How do you respond to Greek opposition leader Alexis Tsipras’s criticism of the fiscal adjustment program?
I would say to him: What is the alternative? We have considered all the options, all the possibilities. Within the euro area, with the euro as a currency, we believe that this is the most efficient and the best that can be done to restore the situation.
Are you still in favor of a bigger write-down of Greek debt held by the official sector? If so, how soon do you hope this will happen?
You know, the European partners recognized that Greece’s debt was not sustainable in the long term. And in my view, they have crossed the Rubicon in three different ways: One, they have lowered the interest rate massively; two, they have extended the maturity of their bilateral loans to the country; and three, they have committed to provide additional support, additional long-term support, provided that Greece performs and delivers on its commitment.
You place emphasis on combating tax evasion. What is your response to those proposing an amnesty to facilitate the return of capital and the collection of taxes?
First of all, I think that tax collection, the reform of the tax collection mechanism, significantly improved efficiency and better governance are top priorities. Second, I think a tax amnesty would be a mistake. I was confronted with the issue when I was finance minister. If you give taxpayers the impression that there will be an amnesty or amnesties, what’s the incentive to pay tax?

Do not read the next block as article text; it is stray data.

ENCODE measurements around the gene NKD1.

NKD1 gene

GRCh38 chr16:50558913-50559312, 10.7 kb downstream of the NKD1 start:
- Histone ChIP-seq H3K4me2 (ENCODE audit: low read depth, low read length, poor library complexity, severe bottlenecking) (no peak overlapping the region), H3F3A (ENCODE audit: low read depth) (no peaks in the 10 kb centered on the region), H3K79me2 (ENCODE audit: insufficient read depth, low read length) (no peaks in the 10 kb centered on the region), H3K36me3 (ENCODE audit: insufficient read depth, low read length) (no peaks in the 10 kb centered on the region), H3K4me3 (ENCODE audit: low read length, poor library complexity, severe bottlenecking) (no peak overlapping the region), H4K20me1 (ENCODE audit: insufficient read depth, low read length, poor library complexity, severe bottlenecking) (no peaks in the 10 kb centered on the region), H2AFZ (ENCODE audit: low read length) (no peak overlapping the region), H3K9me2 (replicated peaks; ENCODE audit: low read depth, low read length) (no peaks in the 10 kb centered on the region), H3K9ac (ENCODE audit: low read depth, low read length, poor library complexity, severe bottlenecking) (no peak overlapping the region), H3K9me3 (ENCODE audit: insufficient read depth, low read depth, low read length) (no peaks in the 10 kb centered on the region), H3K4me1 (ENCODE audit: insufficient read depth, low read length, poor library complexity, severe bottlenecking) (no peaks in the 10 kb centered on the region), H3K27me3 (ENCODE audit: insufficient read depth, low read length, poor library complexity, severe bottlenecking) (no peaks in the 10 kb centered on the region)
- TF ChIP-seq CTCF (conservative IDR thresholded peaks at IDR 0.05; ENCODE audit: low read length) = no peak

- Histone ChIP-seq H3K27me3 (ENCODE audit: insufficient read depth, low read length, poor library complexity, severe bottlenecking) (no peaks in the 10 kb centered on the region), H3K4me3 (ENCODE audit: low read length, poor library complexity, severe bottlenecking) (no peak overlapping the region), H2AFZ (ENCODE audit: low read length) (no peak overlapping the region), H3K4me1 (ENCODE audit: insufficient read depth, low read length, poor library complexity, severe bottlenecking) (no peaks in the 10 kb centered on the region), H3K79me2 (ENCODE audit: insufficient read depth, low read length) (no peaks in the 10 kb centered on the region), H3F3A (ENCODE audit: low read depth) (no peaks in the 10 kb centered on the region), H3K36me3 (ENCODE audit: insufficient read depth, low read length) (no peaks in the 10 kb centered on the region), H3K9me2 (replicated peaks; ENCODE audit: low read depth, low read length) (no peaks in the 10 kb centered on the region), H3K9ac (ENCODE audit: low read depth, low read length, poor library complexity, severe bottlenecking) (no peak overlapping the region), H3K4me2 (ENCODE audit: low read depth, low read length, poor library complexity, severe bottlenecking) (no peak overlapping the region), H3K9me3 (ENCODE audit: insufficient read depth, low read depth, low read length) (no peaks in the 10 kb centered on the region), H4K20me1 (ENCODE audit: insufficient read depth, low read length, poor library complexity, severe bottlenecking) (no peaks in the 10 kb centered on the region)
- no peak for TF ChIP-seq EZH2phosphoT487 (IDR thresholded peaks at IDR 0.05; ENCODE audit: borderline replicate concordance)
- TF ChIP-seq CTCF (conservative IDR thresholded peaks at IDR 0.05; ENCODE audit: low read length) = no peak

What if it’s just once?
But it is never once and for all. And if you look at some countries that have actually enforced tax amnesties, they do it over and over and over. My sense is that it is a lot better to improve the efficiency of tax collection, to reform the tax administration, to make sure that the governance is respected.
I had asked you in Tokyo, together with German Finance Minister Wolfgang Schaeuble, which prescription Greece should follow: yours or his? You both jokingly said, “We agree.”
We do agree.
Do you? The audience at that forum laughed.
Well, you know, we’ve been companions and partners on this particular matter. We have not always had the same assessment, the same agenda. So at the end of the day, what I’m pleased about is that the length of the program for Greece has been extended, so the fiscal consolidation efforts can be delivered over a longer period of time.
Second, I’m pleased that that the Rubicon could be crossed in these three different ways. And the condition put down by the Europeans seems perfectly legitimate. In other words, we will help you, we will go out of our way to help you and make sure that you stay within the zone, provided that you deliver. And provided that you deliver is obviously key, which makes me say that Greece holds its future in its hands. It can rule its destiny because it is upon it to actually deliver on the program and succeed.
What do you expect from Greece?